Coronation Grape Toasts with Onion Jam, Blue Cheese, and Walnuts

Serves 4, as an appetizer

Ingredients

4-6 ounces blue cheese, I used St. Agur, feel free to use Gorgonzola, Stilton, Maytag, or any favorite of yours

1 toasted sourdough baguette cut into 1/2 inch slices (I just throw the baguette into the oven during the last five minutes of the grapes cooking.)

1/2 cup whole walnuts, toasted (you can break them up to put on the toasts, if you wish)

for the grapes:

2 tablespoons extra-virgin olive oil (good quality)

1 pound of Coronation grapes or Concord (seeded), keep the grapes in clusters-you should have about 3 clusters

1 teaspoon rosemary, chopped finely

a sprinkling of Maldon salt

fresh black pepper

for the onion jam:

1 tablespoon olive oil

1 tablespoon butter

1 large red onion, thinly sliced

1 tablespoon red wine vinegar

2 tablespoons raw honey

salt and pepper to taste

Method

First, roast the grapes.  Preheat the oven to 400 degrees.  Place the grapes on a baking sheet, sprinkle over the rosemary, Maldon salt, black pepper, and drizzle over the olive oil.  Bake in the oven for 20 minutes or until the grapes just begin to ooze out their juices.

To make the onion jam, heat a sauté pan on medium heat and add the olive oil.  Once the olive oil begins to glisten add in the butter and onions.  Toss in some salt and pepper and lower the heat to medium-low.  Once the onion start to wilt down add in the red wine vinegar and honey, turn down the heat to low.  Allow the onions the caramelize for 30 minutes.  Set aside.

To assemble the toasts, take the sourdough slices and top with a mound of onion jam, a crumbling of blue cheese, a few walnuts and a drizzle on honey.

I love appetizer platters, so I set up everything as a kind of do it yourself station.  But, if you prefer you can pre-assemble the toasts, as you wish.

Pakistani street-foods are the ultimate in sweet, salty, and sour deliciousness.  I am a huge fan of chaat and when I miss the taste of chaat I usually opt for this version with potatoes and chickpeas.  In these hot summer months, it’s the perfect light snack.  The temperature is scorching hot and I feel so very lethargic that I just want to  make something easy.  I no longer have the patience to stand in front of the stove and sweat, even in air conditioning.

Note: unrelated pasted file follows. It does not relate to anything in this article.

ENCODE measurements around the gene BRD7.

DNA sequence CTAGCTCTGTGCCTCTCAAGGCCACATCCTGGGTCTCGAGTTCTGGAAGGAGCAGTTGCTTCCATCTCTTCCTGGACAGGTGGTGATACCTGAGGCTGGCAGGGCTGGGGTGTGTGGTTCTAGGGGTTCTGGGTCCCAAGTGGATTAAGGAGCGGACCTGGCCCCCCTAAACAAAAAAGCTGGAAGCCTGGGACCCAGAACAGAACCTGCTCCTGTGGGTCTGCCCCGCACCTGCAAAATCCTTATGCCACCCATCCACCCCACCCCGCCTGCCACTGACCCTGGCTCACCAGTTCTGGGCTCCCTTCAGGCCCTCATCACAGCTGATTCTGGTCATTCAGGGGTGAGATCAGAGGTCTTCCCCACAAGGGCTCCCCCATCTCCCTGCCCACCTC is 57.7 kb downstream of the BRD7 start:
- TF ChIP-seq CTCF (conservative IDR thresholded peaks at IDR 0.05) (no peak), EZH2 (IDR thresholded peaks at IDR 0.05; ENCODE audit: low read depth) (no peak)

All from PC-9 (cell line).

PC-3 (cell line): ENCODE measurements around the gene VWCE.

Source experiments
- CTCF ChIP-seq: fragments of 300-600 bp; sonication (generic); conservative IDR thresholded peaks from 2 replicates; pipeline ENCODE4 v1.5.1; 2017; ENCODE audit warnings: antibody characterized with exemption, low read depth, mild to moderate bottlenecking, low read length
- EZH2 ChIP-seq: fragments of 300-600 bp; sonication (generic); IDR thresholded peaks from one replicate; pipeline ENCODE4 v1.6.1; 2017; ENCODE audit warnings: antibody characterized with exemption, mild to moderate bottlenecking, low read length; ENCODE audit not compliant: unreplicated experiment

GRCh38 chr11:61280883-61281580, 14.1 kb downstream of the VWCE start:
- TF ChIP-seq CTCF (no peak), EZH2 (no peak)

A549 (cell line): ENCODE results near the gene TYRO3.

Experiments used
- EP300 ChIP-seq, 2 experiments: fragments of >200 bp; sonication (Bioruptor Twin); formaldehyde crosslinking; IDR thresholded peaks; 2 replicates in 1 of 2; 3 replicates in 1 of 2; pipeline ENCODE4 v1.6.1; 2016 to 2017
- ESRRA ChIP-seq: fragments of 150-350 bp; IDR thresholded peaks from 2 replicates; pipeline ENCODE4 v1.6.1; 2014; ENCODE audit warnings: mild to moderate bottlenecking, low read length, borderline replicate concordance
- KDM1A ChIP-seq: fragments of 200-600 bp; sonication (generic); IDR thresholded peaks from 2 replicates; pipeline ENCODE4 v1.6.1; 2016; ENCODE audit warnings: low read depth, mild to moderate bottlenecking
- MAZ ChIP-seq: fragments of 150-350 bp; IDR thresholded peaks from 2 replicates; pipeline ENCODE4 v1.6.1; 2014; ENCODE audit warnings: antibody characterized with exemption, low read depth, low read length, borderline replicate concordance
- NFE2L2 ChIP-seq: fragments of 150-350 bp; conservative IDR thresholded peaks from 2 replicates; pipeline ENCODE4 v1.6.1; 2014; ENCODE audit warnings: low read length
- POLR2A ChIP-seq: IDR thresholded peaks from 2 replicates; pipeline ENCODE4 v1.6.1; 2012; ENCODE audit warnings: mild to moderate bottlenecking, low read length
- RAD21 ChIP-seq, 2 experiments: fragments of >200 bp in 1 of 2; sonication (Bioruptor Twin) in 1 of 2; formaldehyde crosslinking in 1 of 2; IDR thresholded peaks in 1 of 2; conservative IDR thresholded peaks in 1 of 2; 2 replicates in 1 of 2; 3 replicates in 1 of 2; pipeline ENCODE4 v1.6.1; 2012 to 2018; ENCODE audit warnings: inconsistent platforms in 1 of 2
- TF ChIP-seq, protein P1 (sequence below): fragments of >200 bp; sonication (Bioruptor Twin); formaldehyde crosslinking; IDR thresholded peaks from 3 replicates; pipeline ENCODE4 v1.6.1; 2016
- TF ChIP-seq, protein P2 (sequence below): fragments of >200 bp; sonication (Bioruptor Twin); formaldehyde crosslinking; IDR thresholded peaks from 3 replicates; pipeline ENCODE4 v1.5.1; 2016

I last went to Pakistan for my wedding shopping, I haven’t been back since due to schedules and the like.  But, the thing I miss most, besides family, of course, is the street food.  My mom, my aunt, and I went crazy during my wedding shopping, getting my bridal dresses, jewelry, and the various other outfits.  Despite all the rush and chaos, we could calm down with a bowl of chaat practically everyday.  Sitting on a rickety chair with an even ricketier table at a street vendor, we would just relax with our chaat.  The scorching sun in the market, the pollution from traffic and rickshaws, the fan that was blowing around hot air didn’t even phase us.  It was our time to unwind.  Let me tell you, wedding preparations are stressful.

Now that I’m way beyond my newlywed days and back to reality, I have the responsibility of making the chaat.  As we have established before my husband is good for nothing in the kitchen.  Thankfully, chaat is simple and pantry-friendly.  I always have potatoes and chickpeas on hand.  I don’t think my household would run without them.  The tamarind chutney adds the right amount of tang.  I love tamarind, I love tamarind candies coated in chaat masala.  I am salivating just thinking about them.  (You can get similar candies in Mexican/Latin American grocery stores).  My chutney recipe isn’t 100% authentic because I make mine in 5 minutes.  The real version is slowly simmered on a stove all day and I haven’t learned how to make it yet.  My shortcut chutney is just fine for the time being.  Chaat is a nice departure from usual summer fare and could also be considered a salad of sorts.  You don’t even need to go to Pakistan to try it, but I must admit, even though mine is pretty tasty, it is not even close to Pakistani chaat.

Potato and Chickpea “Chaat” with Tamarind Chutney

Serves 3

Ingredients

2 cups cooked chickpeas

1-2 medium-sized potatoes, boiled until tender and then peeled and cut into a small dice

1/2 a medium-sized red onion, finely chopped

1 long green chili, finely chopped (seeds and ribs removed for less spicy)

1 tomato, finely chopped, optional

1/4 bunch of cilantro chopped (use as much as you like)